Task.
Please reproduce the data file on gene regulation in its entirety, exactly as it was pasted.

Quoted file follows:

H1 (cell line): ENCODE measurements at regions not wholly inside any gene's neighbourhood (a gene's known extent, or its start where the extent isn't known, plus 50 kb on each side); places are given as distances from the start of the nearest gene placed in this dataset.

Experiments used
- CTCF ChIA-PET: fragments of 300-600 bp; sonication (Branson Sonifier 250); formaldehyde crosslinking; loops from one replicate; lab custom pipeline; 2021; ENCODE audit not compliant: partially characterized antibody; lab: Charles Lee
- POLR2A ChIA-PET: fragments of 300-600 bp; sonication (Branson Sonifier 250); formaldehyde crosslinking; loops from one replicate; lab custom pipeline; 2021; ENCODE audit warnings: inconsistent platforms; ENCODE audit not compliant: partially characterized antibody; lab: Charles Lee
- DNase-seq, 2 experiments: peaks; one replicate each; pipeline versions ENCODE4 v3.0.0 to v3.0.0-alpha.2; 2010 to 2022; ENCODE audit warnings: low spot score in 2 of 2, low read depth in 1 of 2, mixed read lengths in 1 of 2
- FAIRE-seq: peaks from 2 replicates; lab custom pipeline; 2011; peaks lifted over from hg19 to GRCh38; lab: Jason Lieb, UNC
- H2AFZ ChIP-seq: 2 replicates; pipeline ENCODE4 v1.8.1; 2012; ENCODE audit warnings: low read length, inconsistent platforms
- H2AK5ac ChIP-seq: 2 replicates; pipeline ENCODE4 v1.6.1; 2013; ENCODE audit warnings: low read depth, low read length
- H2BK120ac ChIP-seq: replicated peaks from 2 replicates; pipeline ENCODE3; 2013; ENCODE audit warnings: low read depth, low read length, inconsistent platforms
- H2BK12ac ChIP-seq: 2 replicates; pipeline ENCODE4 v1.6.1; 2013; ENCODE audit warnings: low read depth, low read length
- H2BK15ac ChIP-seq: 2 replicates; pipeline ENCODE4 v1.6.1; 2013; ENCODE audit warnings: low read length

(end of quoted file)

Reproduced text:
H1 (cell line): ENCODE measurements at regions not wholly inside any gene's neighbourhood (a gene's known extent, or its start where the extent isn't known, plus 50 kb on each side); places are given as distances from the start of the nearest gene placed in this dataset.

Experiments used
- CTCF ChIA-PET: fragments of 300-600 bp; sonication (Branson Sonifier 250); formaldehyde crosslinking; loops from one replicate; lab custom pipeline; 2021; ENCODE audit not compliant: partially characterized antibody; lab: Charles Lee
- POLR2A ChIA-PET: fragments of 300-600 bp; sonication (Branson Sonifier 250); formaldehyde crosslinking; loops from one replicate; lab custom pipeline; 2021; ENCODE audit warnings: inconsistent platforms; ENCODE audit not compliant: partially characterized antibody; lab: Charles Lee
- DNase-seq, 2 experiments: peaks; one replicate each; pipeline versions ENCODE4 v3.0.0 to v3.0.0-alpha.2; 2010 to 2022; ENCODE audit warnings: low spot score in 2 of 2, low read depth in 1 of 2, mixed read lengths in 1 of 2
- FAIRE-seq: peaks from 2 replicates; lab custom pipeline; 2011; peaks lifted over from hg19 to GRCh38; lab: Jason Lieb, UNC
- H2AFZ ChIP-seq: 2 replicates; pipeline ENCODE4 v1.8.1; 2012; ENCODE audit warnings: low read length, inconsistent platforms
- H2AK5ac ChIP-seq: 2 replicates; pipeline ENCODE4 v1.6.1; 2013; ENCODE audit warnings: low read depth, low read length
- H2BK120ac ChIP-seq: replicated peaks from 2 replicates; pipeline ENCODE3; 2013; ENCODE audit warnings: low read depth, low read length, inconsistent platforms
- H2BK12ac ChIP-seq: 2 replicates; pipeline ENCODE4 v1.6.1; 2013; ENCODE audit warnings: low read depth, low read length
- H2BK15ac ChIP-seq: 2 replicates; pipeline ENCODE4 v1.6.1; 2013; ENCODE audit warnings: low read length